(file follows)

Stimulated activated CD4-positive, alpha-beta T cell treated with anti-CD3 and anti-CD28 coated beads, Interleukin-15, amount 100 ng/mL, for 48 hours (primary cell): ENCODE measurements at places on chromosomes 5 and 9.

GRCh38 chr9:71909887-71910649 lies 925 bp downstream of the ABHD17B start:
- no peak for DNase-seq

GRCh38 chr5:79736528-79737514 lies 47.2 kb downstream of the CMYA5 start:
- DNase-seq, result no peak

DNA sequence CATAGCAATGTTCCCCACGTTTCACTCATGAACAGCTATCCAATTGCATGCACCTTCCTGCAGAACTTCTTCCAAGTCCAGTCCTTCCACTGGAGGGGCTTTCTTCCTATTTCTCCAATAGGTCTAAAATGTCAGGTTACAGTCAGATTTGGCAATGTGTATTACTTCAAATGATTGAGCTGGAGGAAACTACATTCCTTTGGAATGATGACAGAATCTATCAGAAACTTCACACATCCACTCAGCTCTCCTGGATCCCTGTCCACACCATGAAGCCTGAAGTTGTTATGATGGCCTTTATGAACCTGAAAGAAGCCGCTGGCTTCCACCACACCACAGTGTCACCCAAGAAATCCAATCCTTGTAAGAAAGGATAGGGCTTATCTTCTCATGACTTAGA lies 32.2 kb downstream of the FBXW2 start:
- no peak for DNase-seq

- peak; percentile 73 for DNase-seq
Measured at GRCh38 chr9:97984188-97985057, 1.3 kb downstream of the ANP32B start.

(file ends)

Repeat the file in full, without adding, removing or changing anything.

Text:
Stimulated activated CD4-positive, alpha-beta T cell treated with anti-CD3 and anti-CD28 coated beads, Interleukin-15, amount 100 ng/mL, for 48 hours (primary cell): ENCODE measurements at places on chromosomes 5 and 9.

GRCh38 chr9:71909887-71910649 lies 925 bp downstream of the ABHD17B start:
- no peak for DNase-seq

GRCh38 chr5:79736528-79737514 lies 47.2 kb downstream of the CMYA5 start:
- DNase-seq, result no peak

DNA sequence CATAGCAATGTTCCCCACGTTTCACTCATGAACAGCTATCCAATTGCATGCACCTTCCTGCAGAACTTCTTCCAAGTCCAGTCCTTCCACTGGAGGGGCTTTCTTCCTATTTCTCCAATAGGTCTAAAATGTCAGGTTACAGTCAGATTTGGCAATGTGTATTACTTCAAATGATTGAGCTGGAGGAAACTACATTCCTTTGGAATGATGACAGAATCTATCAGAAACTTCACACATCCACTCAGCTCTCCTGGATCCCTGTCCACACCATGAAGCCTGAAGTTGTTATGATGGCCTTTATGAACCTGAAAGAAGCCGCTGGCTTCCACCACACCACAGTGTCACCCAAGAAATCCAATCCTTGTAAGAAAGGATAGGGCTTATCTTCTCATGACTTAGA lies 32.2 kb downstream of the FBXW2 start:
- no peak for DNase-seq

- peak; percentile 73 for DNase-seq
Measured at GRCh38 chr9:97984188-97985057, 1.3 kb downstream of the ANP32B start.